King David's life is in danger, so he brings his troubled thoughts to God (Psalm 64:1). A group of hidden conspirators plot to bring him down (Psalm 64:2). Their innuendos are like swords. Their insinuations are like arrows (Psalm 64:3). Anonymity emboldens his critics, and it’s as if he’s ambushed on every side (Psalm 64:4).
David’s conspirators boast about how well hidden, secretive, and effective their plans are (Psalm 64:5). Like melodramatic villains they congratulate each other on their “perfect” plan (Psalm 64:6a). David reflects that it’s not just his current enemies but all humans that are capable of this type of cruelty, especially when they’re anonymous or just one person in an angry crowd (Psalm 64:6b).
But David knows God is a better conspirator. In just one and half verses, all of the enemies’ lies are exposed. Suddenly, they’re ambushed by their own arrows (Psalm 64:7). And their own lies will curve back and ruin them (Psalm 64:8a). The brevity of God’s countermeasures prove just how inept of their lies actually are.
David knows eventually all humanity will respond in awe at the God who turns tables, reverses plots, and ambushes the ambusher (Psalm 64:9). David also knows that everyone who brings their troubled thoughts to God will celebrate their ultimate victory over the plots of their enemies (Psalm 64:10).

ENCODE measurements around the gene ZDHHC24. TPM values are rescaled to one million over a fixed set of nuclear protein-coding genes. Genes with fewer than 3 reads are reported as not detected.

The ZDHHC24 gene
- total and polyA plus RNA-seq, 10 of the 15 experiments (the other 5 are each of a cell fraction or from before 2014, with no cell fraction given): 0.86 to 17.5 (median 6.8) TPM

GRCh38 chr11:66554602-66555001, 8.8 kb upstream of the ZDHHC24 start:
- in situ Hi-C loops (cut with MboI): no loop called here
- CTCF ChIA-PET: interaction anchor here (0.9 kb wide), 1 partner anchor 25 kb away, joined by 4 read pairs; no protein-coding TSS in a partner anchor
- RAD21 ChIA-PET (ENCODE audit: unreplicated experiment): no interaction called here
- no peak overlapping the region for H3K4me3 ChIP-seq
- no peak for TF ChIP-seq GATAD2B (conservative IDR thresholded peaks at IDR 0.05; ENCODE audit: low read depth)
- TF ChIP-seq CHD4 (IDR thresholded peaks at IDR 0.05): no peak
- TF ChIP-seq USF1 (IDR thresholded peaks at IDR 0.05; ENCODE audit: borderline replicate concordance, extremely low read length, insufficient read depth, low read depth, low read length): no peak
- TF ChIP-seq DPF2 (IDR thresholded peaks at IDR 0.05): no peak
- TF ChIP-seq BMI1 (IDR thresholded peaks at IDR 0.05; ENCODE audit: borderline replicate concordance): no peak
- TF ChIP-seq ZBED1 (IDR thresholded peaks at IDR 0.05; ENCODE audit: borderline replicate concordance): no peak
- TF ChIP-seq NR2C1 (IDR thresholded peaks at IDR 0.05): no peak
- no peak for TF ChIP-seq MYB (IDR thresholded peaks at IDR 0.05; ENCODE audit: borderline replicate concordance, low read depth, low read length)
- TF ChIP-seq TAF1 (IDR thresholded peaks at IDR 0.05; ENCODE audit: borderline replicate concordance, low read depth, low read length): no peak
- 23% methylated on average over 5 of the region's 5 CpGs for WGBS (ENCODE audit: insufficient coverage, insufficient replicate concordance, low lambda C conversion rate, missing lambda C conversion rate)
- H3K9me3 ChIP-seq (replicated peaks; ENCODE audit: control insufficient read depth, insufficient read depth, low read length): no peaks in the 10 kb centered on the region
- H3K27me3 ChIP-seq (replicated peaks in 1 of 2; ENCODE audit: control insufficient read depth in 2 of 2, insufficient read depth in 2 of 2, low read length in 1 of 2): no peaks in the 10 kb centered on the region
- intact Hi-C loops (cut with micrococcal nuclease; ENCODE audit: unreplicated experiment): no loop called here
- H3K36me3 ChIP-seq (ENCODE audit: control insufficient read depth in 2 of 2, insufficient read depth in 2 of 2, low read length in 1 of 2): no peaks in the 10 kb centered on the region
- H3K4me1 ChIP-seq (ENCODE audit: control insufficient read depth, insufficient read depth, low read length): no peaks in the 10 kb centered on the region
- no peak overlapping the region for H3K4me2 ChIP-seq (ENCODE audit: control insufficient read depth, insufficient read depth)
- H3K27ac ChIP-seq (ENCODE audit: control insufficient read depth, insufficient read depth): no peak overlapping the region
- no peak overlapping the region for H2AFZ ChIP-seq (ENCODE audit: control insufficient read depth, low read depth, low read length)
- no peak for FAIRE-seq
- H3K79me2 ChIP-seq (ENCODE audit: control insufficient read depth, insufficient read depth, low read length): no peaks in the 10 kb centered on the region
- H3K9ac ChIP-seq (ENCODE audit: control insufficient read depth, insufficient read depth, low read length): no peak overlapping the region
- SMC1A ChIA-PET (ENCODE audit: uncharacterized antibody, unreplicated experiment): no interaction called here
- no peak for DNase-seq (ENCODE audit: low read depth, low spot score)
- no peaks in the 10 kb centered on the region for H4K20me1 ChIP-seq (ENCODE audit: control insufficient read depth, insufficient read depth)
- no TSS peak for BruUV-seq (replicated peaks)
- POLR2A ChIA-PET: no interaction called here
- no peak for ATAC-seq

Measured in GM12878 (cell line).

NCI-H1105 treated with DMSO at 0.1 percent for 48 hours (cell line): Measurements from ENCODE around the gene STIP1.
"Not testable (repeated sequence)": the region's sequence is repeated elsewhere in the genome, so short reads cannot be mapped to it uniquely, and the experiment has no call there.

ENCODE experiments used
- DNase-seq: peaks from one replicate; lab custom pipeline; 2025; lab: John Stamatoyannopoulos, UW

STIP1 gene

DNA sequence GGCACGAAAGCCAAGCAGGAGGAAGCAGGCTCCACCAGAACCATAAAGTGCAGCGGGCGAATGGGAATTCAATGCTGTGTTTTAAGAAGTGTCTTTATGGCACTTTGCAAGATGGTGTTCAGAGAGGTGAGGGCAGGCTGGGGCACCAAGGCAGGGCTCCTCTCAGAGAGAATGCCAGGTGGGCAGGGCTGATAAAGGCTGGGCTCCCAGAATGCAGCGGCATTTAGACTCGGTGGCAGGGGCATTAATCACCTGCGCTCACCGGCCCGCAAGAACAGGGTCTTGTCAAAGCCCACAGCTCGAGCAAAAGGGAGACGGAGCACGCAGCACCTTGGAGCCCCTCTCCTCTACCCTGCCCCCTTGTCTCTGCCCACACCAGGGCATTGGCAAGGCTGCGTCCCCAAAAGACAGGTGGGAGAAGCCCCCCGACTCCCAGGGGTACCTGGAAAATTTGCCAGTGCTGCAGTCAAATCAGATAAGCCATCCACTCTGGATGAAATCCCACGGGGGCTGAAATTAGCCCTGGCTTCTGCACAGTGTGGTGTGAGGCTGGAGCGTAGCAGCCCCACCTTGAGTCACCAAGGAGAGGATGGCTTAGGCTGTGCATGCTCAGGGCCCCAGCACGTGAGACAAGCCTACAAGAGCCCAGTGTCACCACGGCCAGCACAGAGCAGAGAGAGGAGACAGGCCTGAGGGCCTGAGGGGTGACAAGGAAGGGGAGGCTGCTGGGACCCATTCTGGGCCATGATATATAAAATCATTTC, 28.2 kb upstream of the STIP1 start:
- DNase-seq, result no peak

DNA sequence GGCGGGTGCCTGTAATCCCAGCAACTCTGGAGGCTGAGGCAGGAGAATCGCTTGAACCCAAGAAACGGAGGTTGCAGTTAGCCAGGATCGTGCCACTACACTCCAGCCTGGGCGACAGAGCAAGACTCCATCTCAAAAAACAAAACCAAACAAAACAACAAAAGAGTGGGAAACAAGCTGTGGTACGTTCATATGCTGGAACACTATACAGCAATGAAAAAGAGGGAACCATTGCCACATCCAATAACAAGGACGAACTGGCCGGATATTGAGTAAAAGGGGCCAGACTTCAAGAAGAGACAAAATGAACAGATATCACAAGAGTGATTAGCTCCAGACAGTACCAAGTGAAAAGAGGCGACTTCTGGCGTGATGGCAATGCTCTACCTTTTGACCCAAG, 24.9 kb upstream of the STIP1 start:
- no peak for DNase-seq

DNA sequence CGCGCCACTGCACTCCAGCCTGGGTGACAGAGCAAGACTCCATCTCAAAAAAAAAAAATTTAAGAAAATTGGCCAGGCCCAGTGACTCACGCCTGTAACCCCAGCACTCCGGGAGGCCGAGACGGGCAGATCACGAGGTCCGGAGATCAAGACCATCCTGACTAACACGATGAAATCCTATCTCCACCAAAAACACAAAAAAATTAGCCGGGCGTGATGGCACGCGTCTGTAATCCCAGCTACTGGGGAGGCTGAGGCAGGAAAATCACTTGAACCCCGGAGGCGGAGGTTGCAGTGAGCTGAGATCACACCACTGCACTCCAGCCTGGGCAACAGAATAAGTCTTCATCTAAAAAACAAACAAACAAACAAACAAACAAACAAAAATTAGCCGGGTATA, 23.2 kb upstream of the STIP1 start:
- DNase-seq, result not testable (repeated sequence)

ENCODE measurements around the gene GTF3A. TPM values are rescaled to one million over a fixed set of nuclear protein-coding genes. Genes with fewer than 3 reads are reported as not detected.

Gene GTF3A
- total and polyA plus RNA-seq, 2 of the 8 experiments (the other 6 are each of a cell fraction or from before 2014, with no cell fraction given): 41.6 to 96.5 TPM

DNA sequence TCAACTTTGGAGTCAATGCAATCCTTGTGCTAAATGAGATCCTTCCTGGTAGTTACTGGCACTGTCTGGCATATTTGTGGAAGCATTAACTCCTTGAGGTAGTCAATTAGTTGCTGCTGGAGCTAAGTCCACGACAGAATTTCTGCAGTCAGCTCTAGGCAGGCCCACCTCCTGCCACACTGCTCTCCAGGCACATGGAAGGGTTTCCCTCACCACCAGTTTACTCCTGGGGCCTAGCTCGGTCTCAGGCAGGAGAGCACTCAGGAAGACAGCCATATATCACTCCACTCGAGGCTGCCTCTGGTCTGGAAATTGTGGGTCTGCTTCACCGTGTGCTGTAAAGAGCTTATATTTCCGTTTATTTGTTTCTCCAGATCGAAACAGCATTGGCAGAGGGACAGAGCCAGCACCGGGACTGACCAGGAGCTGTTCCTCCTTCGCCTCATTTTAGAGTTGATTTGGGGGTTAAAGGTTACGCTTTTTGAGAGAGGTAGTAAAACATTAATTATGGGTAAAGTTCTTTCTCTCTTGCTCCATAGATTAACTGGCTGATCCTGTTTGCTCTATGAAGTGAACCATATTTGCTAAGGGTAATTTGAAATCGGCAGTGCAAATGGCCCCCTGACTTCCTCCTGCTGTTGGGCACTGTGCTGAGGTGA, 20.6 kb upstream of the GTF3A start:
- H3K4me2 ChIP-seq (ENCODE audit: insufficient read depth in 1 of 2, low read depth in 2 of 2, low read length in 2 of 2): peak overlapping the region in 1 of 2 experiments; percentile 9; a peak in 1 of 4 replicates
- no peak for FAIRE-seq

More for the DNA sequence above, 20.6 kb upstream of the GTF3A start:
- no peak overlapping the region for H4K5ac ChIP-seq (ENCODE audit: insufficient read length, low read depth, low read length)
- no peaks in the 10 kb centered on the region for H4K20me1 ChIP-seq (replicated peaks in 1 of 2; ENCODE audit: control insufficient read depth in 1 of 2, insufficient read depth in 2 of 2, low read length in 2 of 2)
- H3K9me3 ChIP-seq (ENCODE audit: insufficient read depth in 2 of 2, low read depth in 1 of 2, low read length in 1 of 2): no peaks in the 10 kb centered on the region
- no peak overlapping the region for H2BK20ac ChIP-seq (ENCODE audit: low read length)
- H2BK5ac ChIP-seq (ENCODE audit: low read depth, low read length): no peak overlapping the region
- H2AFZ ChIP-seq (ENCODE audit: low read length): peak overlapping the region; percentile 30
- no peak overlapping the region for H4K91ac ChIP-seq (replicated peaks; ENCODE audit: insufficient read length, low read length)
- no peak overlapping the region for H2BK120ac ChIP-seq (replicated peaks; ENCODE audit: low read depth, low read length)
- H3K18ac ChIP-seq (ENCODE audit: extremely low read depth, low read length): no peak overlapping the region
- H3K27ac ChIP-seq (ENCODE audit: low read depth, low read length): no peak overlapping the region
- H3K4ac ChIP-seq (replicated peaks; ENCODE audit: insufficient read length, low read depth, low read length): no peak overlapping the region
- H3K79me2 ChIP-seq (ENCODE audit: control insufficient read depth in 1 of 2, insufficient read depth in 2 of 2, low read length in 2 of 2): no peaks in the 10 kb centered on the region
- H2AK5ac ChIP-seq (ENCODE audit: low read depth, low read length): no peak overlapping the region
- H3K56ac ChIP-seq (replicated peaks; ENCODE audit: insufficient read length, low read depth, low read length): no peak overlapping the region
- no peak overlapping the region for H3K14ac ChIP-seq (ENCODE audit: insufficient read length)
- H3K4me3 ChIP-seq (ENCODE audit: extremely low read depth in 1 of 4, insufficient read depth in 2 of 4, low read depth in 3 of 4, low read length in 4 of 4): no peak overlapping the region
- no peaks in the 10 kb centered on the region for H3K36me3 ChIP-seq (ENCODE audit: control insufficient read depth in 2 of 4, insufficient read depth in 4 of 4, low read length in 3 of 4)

Where is the Gospel?
God rescued Jesus from his many conspirators, just as he did for his ancestor David. (Matthew 12:14). Jesus frequently claimed that he had authority to restructure the temple, the center of Jewish religion (Mark 11:16-17). Angry, the religious elite plotted in anonymity to destroy and discredit Jesus, and preserve their religious power (Mark 11:18, 28). Tragically, Jesus’ enemies were experts in the Psalms. They would have known David’s warning about the way mobs and anonymity breeds cruelty, and eventually defeat. But they ignored the Scriptures they were supposed to teach and instead released innuendo and insinuations at Jesus, the son of David (John 8:41).
Their “perfect” plan turned one of Jesus’ own disciples against him. They incited a mob to demand Jesus’ death, giving them plausible deniability (Luke 23:21). Their plan was so perfect; they killed Jesus, just as they intended.
But just as the plots of David’s conspirators were undone in one and half verses, the plots of the Pharisees were undone with seven words: “He is not here; he has risen” (Matthew 28:6). The arrows and accusations they hurled only condemned themselves and exposed their hypocrisy (Matthew 23:13).The very death they plotted to preserve their power undid it (Colossians 2:15). When Jesus rose from the dead he became a new temple, dismantling the entire power structure of the Pharisees (John 2:19).
Jesus’ resurrection turned the tables, reversed the plots, and ambushed his ambushers. That means all of us who bring our troubled thoughts to Jesus will be protected. No accusation can rob us of victory because our King triumphs over all lies, even the ones that kill us.
See For Yourself
I pray that the Holy Spirit will open your eyes to see the God who reverses plots. And may you see Jesus’ resurrection as proof of final victory for all who bring their troubles to him.